An essay from Richard P. Gabriel that argues that worse tools and solutions can actually be better in some cases.
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People feel they understand things better than they actually do. This leads to biases and poor decision-making because of overconfidence in their knowledge.
AI augmented tools for creative processes like writing (ChatGPT) and drawing (StableDiffusion, DALL-E-2) establish a new baseline for content. This is a step change for many industries where the value will get competed away (e.g. everyone can compete in editorial SEO). That means that there will be an even higher premium for unique knowledge that is, by definition, not replicable by advancements in general AI tools.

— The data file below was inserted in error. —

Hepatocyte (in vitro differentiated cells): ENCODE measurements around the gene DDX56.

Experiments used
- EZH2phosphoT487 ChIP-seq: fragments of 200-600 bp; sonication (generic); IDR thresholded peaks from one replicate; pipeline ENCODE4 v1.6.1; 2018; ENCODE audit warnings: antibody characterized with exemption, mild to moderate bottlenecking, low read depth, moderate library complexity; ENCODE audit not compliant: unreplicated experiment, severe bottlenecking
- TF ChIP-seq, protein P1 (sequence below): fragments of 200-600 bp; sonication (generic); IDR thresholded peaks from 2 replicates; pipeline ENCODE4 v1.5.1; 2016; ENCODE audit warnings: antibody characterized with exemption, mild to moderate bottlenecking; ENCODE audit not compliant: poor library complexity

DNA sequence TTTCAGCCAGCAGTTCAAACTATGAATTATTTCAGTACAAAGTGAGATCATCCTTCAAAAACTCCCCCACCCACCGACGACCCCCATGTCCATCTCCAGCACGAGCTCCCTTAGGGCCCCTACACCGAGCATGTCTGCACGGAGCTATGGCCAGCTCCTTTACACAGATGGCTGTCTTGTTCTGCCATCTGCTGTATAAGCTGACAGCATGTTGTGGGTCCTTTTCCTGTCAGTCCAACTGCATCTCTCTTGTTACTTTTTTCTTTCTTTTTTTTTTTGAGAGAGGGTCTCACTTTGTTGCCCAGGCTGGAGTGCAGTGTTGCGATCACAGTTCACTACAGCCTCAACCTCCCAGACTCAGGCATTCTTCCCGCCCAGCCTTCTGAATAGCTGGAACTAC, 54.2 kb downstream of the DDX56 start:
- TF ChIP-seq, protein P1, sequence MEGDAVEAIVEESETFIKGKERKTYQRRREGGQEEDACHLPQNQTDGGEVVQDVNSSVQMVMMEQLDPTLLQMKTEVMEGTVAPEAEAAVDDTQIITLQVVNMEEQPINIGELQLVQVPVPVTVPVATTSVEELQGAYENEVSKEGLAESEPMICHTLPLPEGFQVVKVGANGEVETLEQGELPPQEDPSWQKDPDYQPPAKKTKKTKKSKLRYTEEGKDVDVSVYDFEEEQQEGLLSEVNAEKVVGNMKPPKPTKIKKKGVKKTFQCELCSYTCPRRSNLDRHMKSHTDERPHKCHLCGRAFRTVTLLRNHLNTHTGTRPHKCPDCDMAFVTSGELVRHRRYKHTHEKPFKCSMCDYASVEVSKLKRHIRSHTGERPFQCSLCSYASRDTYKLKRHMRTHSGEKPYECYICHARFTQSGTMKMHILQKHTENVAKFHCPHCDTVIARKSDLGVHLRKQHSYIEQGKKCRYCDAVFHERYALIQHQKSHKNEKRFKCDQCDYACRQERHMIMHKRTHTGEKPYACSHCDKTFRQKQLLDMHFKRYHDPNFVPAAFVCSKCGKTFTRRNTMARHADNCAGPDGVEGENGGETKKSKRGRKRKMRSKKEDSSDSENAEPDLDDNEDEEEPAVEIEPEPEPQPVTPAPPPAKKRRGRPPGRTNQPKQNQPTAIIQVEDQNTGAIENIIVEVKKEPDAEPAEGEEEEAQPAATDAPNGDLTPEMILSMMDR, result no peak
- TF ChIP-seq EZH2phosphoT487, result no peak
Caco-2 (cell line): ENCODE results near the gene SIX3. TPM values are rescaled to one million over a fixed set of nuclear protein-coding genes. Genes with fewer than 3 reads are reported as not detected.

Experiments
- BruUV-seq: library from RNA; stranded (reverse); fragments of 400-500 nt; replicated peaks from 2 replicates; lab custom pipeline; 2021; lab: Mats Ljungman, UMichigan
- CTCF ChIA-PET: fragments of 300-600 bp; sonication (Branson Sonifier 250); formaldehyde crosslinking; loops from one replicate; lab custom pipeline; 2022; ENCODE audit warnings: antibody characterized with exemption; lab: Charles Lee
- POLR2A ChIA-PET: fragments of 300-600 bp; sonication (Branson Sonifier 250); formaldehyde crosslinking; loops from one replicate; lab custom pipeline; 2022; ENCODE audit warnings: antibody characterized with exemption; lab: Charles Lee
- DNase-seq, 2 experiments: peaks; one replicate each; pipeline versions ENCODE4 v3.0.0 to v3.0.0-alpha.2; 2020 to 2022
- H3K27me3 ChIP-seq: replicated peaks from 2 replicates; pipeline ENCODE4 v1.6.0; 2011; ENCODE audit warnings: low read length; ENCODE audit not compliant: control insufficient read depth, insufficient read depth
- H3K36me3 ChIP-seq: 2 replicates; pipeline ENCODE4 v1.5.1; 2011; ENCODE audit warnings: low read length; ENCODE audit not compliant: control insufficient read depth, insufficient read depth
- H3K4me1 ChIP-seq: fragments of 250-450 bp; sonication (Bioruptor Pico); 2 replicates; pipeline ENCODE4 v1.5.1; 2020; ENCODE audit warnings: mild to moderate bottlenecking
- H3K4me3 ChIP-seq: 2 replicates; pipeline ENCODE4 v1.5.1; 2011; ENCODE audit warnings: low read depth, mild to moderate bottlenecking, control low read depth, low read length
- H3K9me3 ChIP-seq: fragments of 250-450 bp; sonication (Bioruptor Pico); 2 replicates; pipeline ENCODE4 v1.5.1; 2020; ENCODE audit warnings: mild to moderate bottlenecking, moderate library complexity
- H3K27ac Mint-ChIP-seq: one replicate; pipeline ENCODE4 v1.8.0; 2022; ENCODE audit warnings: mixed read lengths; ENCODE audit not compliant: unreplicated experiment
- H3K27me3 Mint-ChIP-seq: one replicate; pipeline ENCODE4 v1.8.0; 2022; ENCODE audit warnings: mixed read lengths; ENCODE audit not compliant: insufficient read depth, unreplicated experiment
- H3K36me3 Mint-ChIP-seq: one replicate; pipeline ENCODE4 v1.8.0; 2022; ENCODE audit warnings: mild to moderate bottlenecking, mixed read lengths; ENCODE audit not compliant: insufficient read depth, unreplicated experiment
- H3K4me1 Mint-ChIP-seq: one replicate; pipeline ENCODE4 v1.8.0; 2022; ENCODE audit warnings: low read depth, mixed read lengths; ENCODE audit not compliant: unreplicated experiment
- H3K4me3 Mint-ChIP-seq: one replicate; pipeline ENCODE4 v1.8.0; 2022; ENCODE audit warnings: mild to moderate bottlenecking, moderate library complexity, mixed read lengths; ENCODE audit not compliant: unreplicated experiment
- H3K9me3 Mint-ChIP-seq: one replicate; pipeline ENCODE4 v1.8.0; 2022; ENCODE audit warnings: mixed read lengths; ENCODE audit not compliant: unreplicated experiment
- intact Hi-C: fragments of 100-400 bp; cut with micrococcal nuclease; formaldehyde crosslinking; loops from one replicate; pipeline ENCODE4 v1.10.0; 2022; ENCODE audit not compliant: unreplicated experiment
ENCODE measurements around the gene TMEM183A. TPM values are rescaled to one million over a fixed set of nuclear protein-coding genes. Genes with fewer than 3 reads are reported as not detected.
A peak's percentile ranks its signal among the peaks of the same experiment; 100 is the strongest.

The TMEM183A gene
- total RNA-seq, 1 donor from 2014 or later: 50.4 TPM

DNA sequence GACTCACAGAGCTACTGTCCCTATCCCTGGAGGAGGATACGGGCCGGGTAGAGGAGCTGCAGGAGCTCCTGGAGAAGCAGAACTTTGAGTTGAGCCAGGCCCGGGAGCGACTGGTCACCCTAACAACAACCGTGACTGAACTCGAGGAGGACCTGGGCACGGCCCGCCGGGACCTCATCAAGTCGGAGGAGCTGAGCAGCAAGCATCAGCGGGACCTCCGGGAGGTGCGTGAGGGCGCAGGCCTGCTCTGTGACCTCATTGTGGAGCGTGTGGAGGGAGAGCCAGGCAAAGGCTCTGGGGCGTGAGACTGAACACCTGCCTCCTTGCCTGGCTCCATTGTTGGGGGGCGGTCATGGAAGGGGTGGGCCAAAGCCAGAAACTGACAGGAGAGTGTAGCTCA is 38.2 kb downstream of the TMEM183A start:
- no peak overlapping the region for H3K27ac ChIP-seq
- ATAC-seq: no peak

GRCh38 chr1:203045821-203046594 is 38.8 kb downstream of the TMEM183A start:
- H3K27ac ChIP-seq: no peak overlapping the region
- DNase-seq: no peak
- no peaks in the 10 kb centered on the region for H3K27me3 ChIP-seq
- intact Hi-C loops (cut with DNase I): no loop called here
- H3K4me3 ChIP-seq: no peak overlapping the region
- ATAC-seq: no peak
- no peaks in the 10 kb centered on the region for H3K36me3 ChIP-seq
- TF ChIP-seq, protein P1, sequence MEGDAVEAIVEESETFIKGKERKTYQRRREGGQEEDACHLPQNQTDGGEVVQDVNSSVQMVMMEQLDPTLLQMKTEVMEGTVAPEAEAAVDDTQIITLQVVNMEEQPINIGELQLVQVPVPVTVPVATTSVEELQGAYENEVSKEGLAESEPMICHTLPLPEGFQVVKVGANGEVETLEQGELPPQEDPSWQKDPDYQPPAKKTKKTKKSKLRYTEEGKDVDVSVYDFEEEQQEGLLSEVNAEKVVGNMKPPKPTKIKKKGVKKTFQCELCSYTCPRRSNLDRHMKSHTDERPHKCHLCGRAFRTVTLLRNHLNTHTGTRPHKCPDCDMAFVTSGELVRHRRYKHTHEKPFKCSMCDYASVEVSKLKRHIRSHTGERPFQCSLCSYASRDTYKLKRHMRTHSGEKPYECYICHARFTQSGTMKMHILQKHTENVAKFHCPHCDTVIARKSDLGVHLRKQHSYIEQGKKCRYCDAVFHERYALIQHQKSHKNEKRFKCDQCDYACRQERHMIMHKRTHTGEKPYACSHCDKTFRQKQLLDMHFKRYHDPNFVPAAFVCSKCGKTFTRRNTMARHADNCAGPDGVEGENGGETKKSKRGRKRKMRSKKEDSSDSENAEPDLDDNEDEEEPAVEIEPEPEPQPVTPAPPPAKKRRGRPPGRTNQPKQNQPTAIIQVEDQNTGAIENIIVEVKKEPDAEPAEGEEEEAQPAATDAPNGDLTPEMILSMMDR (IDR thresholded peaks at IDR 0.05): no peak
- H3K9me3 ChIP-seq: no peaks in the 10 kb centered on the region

Conventional wisdom says you should do one thing and do it really well. Customers however, can only bear so many different tools before the fragmentation makes it harder to solve their problem.
As software grows, patterns and practices naturally evolve. Inevitably, someone comes to the conclusion that a change should happen and code should be migrated to the new thing.